The NODE-- ADDED-- ALERT packet, the SET-- ADDRESS packet, and the NODE-- DETACHED-- ALERT packet are now discussed with respect to FIGS. 18A-18E. The form that these packets may take may vary depending on the desired implementation. For example, the NODE-- ADDED-- ALERT packet may simply be a SELF-- ID packet as specified by the P1394 serial bus standard. Because SELF-- ID packets are normally sent only during the bus configuration process, the bus topology manager can use the SELF-- ID packet to determine where a new node has been added. The SET-- ADDRESS packet may also be a PHY configuration packet as specified by the P1394 serial bus standard, wherein bits of the PHY configuration packet that are normally unused are used to set the address of the new node.

Alternatively, the NODE-- ADDED-- ALERT, the SET-- ADDRESS packet, and the NODE-- DETACHED-- ALERT may take the form of a new type of PHY configuration packet as described with respect to FIGS. 18B-18D. FIG. 18A shows the first quadlet of a PHY configuration packet 1800 as defined by the P1394 serial bus standard. The second quadlet (not shown) of a PHY configuration is simply the logical inverse of the first quadlet. As shown, a quadlet comprises thirty-two bits of data divided into six different fields. Identifier field 1801 comprises two bits of logic 0, which identifies the packet as a PHY configuration packet. Node-- ID field 1802 comprises six bits that specify a node address. Set-- root-- control bit 1802 is set to a logic 1 if a new node is to become the root. According to the P1394 serial bus standard, the node-- ID field 1802 is ignored if the set-- root-- control bit 1803 is set to a logic 0. Set-- gap-- timer-- control bit 1804 is set to a logic 1 if a new gap count is being specified in the gap-- count field 1805, which comprises six bits. According to the P1394 serial bus standard, the gap-- count field 1805 is ignored if the set-- gap-- timer-- control bit 1803 is set to a logic 0. An undefined field 1806 follows the gap-- count field 1805 and comprises sixteen bits.

Special PHY configuration packets may be defined by recognizing that a normal PHY configuration packet is ignored if both the set-- root-- control bit 1803 and the set-- gap-- timer-- control bit 1804 are set to logic 0's. FIG. 18B shows a NODE-- ADDED-- ALERT PHY configuration packet 1810 wherein both the set-- root-- control bit 1803 and the set-- gap-- timer-- control bit 1804 are set to logic 0's, the node-- ID field 1802 includes the bus address of the node sending the packet, and all bits but the next to least significant bit of the gap-- count field 1805 are set to a logic 0. FIG. 18C shows a SET-- ADDRESS packet PHY configuration packet 1815 wherein both the set-- root-- control bit 1803 and the set-- gap-- timer-- control bit 1804 are set to logic 0's, the node-- ID field 1802 is set to all logic 1's, and the gap-- count filed 1805 includes the address to which the new node is to be set. FIG. 18D shows a NODE-- DETACHED-- ALERT PHY configuration packet 1820 wherein both the set-- root-- control bit 1803 and the set-- gap-- timer-- control bit 1804 are set to logic 0's, the node-- ID field 1802 includes the bus address of the node sending the packet, and all bits but the least significant bit of the gap-- count field 1805 are set to a logic 0.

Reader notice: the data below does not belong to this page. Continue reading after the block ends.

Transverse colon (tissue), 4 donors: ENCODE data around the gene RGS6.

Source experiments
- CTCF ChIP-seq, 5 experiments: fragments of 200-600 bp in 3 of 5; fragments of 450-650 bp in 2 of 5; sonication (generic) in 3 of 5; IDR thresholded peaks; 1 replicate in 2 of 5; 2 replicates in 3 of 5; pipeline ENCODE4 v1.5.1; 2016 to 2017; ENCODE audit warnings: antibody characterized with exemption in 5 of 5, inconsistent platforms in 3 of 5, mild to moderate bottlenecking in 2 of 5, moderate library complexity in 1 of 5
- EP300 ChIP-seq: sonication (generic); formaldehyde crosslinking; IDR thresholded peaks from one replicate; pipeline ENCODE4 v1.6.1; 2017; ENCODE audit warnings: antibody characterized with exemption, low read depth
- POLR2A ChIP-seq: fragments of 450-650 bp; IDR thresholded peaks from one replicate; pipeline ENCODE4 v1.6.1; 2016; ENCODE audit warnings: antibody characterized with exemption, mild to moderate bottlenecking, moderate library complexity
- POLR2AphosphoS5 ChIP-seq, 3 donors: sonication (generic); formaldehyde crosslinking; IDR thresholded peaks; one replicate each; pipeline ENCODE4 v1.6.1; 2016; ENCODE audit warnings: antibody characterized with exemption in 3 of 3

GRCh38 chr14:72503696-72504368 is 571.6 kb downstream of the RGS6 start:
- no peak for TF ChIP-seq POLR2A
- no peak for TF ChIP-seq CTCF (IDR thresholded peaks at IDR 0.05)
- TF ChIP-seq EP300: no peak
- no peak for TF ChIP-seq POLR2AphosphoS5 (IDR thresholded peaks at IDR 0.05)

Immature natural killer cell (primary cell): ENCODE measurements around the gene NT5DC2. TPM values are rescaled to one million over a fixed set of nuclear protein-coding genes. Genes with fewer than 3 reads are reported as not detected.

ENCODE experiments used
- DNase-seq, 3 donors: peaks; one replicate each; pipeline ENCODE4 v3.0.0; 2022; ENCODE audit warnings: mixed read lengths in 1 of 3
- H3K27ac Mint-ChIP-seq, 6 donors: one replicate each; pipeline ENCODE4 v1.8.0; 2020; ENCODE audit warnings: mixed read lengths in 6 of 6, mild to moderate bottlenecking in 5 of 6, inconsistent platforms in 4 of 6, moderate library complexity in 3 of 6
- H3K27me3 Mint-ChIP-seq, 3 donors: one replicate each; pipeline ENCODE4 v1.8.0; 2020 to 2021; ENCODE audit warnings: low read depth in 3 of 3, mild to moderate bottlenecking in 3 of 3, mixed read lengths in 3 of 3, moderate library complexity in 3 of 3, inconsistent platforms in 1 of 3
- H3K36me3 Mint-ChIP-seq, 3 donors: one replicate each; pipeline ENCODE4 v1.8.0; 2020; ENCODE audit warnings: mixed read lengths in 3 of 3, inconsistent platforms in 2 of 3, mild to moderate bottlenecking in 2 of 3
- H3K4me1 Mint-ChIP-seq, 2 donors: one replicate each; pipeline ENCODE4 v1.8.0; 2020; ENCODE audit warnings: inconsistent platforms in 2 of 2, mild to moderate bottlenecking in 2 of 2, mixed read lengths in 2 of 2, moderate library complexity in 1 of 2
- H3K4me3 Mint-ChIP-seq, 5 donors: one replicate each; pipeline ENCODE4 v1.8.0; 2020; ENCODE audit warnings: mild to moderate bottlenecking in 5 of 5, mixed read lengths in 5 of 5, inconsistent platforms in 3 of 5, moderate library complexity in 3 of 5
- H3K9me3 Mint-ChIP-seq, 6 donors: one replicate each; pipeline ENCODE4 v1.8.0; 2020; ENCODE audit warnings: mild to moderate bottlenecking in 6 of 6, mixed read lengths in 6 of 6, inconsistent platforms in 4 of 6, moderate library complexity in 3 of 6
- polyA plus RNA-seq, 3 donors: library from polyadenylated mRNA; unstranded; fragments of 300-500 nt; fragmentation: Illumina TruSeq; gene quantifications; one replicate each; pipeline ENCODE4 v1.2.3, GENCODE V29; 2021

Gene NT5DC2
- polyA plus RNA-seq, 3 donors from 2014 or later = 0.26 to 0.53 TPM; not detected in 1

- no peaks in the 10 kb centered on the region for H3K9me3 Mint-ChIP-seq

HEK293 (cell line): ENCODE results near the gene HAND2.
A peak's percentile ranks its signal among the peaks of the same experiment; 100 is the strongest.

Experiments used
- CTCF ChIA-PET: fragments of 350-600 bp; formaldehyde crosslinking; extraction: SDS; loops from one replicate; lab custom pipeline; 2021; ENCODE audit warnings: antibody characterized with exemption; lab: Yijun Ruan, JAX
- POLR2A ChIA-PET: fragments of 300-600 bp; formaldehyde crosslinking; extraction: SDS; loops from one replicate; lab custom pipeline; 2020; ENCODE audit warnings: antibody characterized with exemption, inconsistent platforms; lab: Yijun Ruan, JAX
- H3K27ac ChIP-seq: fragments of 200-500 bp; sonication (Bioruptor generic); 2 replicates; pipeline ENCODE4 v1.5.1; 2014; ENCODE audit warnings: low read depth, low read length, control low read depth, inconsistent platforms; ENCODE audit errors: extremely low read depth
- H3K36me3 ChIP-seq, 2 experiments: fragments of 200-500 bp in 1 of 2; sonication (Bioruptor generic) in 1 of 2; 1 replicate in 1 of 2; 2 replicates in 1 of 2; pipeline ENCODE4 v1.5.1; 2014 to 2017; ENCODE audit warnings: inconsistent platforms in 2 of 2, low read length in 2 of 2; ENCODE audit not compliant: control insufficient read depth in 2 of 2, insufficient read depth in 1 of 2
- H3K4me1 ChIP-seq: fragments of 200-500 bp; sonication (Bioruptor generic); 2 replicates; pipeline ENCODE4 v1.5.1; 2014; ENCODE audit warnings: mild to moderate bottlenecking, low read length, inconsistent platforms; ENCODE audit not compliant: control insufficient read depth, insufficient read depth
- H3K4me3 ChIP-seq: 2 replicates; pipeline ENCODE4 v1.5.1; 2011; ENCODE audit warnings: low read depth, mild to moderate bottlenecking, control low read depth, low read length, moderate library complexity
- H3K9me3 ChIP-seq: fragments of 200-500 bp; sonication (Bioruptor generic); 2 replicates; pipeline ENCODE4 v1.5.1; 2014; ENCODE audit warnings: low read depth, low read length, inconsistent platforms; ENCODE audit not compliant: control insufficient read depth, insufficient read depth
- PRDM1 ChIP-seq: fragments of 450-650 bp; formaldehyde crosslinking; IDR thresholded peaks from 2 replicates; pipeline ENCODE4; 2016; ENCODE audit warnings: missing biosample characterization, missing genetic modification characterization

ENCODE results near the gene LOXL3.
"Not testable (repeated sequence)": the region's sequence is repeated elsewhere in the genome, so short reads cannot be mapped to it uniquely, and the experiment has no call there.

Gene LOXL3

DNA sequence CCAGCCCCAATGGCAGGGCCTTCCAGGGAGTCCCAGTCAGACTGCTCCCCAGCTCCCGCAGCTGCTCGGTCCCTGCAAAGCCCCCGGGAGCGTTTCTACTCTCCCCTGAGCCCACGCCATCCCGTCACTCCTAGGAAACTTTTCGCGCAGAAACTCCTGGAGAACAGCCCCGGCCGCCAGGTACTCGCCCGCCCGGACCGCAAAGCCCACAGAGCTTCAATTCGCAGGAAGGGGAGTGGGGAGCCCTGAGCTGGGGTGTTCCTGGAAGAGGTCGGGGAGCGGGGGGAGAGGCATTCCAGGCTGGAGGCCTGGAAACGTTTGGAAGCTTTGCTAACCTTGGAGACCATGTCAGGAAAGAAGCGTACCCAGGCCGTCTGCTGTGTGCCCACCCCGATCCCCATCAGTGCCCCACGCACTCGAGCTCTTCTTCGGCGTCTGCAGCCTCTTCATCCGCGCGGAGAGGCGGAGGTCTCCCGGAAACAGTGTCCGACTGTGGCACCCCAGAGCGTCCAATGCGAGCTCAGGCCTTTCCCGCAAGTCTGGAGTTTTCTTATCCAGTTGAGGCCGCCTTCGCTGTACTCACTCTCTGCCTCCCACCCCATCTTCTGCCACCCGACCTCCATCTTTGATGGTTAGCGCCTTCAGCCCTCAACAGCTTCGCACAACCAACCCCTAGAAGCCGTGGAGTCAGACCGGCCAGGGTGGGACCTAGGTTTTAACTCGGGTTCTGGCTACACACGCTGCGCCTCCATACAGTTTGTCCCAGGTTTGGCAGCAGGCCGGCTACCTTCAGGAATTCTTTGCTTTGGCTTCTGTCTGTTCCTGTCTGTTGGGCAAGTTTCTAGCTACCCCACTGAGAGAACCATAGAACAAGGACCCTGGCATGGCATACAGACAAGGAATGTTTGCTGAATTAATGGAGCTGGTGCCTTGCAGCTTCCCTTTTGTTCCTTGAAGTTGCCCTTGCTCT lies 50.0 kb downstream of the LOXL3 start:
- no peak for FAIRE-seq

FIG. 18E shows a SEND-- SELF-- ID packet 1825 wherein both the set-- root-- control bit 1803 and the set-- gap-- timer-- control bit 1804 are set to logic 0's, the node-- ID field 1802 includes the bus address of the destination node, and all bits of the gap-- count field 1805 are set to a logic 0. The SEND-- SELF-- ID packet may be used by a BTM to build a topology map without requiring a bus reset. This is discussed in more detail below.

The special PHY configuration packets shown in FIGS. 18B-18E are advantageous in that they are simply ignored by nodes that operate strictly according to the P1394 serial bus standard, and the addition of nodes that support incremental addition of nodes to the serial bus may be done in a relatively unobtrusive manner. It is therefore sufficient that only new nodes and identified nodes of the serial bus to which a new node may be connected contain circuitry for performing the incremental addition process.

FIGS. 19-22 are state diagrams for state machines used by JCSNs and JCNNs to perform the incremental addition process according to one embodiment. Specifically, FIG. 19 shows a new connect state machine for a JCNN; FIG. 20 shows a node addition process detection state machine for JCNNs so that multiple JCSNs that are connected concurrently may be added to the serial bus in a sequential manner; FIG. 21 shows a new connect state machine for a JCSN; and FIG. 22 shows a new disconnect state machine for a JCNN.